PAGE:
Multiple Machine Tool Setters, Operators, and Tenders, Metal and Plastic

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About the Job

Set up, operate, or tend more than one type of cutting or forming machine tool or robot.

It is also Called

  • Automatic Wheel-Line Operator
  • Ballistics Laboratory Gunsmith
  • Cell Technician
  • Centrifugal Control Switch Machine Operator
  • CNC Machine Setter (Computer Numerically Controlled Machine Setter)
  • CNC Machinist (Computer Numerically Controlled Machinist)
  • CNC Operator (Computer Numerically Controlled Operator)
  • Combination Machine Tool Operator
  • Combination Machine Tool Setter
  • Die Setter
View All

What They Do

  • Observe machine operation to detect workpiece defects or machine malfunctions, adjusting machines as necessary.
  • Set up and operate machines, such as lathes, cutters, shears, borers, millers, grinders, presses, drills, and auxiliary machines, to make metallic and plastic workpieces.
  • Inspect workpieces for defects, and measure workpieces to determine accuracy of machine operation, using rules, templates, or other measuring instruments.
  • Read blueprints or job orders to determine product specifications and tooling instructions and to plan operational sequences.
  • Start machines and turn handwheels or valves to engage feeding, cooling, and lubricating mechanisms.
  • Select, install, and adjust alignment of drills, cutters, dies, guides, and holding devices, using templates, measuring instruments, and hand tools.
  • Move controls or mount gears, cams, or templates in machines to set feed rates and cutting speeds, depths, and angles.
  • Position, adjust, and secure stock material or workpieces against stops, on arbors, or in chucks, fixtures, or automatic feeding mechanisms, manually or using hoists.
  • Set machine stops or guides to specified lengths as indicated by scales, rules, or templates.
  • Perform minor machine maintenance, such as oiling or cleaning machines, dies, or workpieces, or adding coolant to machine reservoirs.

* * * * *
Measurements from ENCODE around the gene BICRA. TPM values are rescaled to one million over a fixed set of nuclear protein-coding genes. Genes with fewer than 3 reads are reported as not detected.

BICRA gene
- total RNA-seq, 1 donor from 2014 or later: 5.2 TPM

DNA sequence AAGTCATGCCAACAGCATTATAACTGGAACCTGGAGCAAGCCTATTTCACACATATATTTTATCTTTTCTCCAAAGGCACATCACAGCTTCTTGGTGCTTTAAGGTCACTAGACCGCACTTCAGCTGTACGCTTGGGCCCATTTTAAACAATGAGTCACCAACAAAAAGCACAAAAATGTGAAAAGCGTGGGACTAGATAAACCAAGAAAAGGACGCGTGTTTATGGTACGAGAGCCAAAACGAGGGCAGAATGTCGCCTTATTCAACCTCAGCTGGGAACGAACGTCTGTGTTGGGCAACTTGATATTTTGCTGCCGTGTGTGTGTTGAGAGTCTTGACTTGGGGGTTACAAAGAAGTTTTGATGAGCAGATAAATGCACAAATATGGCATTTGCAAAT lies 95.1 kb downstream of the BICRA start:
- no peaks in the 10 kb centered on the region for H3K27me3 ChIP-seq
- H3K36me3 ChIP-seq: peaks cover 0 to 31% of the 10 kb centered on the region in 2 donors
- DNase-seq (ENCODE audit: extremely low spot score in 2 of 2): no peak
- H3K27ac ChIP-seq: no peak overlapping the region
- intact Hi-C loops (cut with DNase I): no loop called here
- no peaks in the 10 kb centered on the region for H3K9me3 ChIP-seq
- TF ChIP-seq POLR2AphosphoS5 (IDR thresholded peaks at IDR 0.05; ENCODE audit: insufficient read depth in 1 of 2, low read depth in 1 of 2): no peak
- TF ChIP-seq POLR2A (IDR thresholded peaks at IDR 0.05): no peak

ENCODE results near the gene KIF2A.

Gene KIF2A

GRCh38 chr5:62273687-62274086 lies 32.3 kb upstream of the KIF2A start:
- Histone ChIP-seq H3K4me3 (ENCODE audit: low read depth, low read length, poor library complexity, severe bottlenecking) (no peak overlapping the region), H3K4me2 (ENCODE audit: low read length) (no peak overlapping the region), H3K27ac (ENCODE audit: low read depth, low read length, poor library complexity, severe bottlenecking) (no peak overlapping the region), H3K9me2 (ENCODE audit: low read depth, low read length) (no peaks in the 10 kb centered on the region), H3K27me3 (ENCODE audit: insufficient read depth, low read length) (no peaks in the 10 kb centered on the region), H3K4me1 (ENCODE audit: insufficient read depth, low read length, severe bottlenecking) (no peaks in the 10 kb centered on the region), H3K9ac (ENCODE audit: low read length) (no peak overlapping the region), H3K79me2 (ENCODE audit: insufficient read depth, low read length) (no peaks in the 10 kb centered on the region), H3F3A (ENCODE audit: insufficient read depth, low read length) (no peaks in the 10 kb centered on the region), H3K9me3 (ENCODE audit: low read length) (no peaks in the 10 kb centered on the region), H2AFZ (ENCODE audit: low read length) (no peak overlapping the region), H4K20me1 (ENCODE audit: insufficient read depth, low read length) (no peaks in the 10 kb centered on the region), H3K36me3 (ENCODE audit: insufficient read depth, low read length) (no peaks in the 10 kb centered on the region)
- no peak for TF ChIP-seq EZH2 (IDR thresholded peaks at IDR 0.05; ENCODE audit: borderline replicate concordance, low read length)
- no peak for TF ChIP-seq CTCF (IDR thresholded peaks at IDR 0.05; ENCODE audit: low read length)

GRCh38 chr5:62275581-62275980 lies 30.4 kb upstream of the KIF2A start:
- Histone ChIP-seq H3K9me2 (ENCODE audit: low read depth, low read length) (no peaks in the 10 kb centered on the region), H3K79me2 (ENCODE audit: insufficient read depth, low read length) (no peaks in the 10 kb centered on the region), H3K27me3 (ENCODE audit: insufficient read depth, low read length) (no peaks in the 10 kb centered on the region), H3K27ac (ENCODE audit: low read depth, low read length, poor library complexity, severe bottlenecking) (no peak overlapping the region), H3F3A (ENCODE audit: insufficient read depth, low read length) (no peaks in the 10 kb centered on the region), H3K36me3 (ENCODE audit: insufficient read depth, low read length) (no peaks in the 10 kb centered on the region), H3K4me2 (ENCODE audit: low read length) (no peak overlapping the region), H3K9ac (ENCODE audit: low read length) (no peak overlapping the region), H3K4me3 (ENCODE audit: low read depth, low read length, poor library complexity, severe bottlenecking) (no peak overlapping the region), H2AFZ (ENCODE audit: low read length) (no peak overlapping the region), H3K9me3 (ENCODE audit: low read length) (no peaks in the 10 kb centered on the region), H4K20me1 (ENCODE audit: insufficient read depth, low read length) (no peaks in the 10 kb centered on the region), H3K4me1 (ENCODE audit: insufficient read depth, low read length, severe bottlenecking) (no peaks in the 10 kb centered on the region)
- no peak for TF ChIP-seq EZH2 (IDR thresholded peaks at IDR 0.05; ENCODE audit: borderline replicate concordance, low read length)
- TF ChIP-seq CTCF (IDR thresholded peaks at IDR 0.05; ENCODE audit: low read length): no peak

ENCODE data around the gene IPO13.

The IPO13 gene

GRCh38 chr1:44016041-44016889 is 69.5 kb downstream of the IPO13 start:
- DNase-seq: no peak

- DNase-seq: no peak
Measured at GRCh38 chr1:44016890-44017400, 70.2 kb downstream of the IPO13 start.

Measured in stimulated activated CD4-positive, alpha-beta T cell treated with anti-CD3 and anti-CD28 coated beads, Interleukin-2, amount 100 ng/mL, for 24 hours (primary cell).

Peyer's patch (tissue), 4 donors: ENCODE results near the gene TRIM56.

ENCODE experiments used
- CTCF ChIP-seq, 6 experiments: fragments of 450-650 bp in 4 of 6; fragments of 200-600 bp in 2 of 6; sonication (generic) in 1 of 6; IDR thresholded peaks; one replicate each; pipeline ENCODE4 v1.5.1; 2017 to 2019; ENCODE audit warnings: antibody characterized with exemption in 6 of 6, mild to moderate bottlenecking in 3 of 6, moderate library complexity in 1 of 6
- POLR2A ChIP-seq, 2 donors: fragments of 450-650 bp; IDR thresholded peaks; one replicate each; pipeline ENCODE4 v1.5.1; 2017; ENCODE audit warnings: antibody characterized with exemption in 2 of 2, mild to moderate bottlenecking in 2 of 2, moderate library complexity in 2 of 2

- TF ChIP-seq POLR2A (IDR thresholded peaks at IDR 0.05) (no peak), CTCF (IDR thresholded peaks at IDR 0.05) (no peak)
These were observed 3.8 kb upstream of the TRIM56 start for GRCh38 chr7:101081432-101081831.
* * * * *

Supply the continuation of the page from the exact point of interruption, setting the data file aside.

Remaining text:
Interests

People who work in this occupation generally have the interest code: R.

This means people who work in this occupation generally have Realistic interests.

Work Values

People who work in this occupation generally prize Support, but also value Relationships and Working Conditions in their jobs.

Things They Need to Know

  • Mechanical - Knowledge of machines and tools, including their designs, uses, repair, and maintenance.
  • Mathematics - Knowledge of arithmetic, algebra, geometry, calculus, statistics, and their applications.
  • Production and Processing - Knowledge of raw materials, production processes, quality control, costs, and other techniques for maximizing the effective manufacture and distribution of goods.
  • Design - Knowledge of design techniques, tools, and principles involved in production of precision technical plans, blueprints, drawings, and models.
  • Engineering and Technology - Knowledge of the practical application of engineering science and technology. This includes applying principles, techniques, procedures, and equipment to the design and production of various goods and services.

Things They Need to Be Able to Do

  • Operation Monitoring - Watching gauges, dials, or other indicators to make sure a machine is working properly.
  • Quality Control Analysis - Conducting tests and inspections of products, services, or processes to evaluate quality or performance.
  • Operation and Control - Controlling operations of equipment or systems.
  • Troubleshooting - Determining causes of operating errors and deciding what to do about it.
  • Monitoring - Monitoring/Assessing performance of yourself, other individuals, or organizations to make improvements or take corrective action.
  • Critical Thinking - Using logic and reasoning to identify the strengths and weaknesses of alternative solutions, conclusions or approaches to problems.
  • Reading Comprehension - Understanding written sentences and paragraphs in work related documents.

Education Required

These occupations usually require a high school diploma.

Wages

In 2017, the average annual wage in Ohio was $36,710 with most people making between $23,180 and $53,020

Outlook

0.00%
avg. annual growth

During 2012, this occupation employed approximately 9,740 people in Ohio. It is projected that there will be 8,670 employed in 2022.

This occupation will have about 0 openings due to growth and about 190 replacement openings for approximately 190 total annual openings.

Apprenticeship Opportunities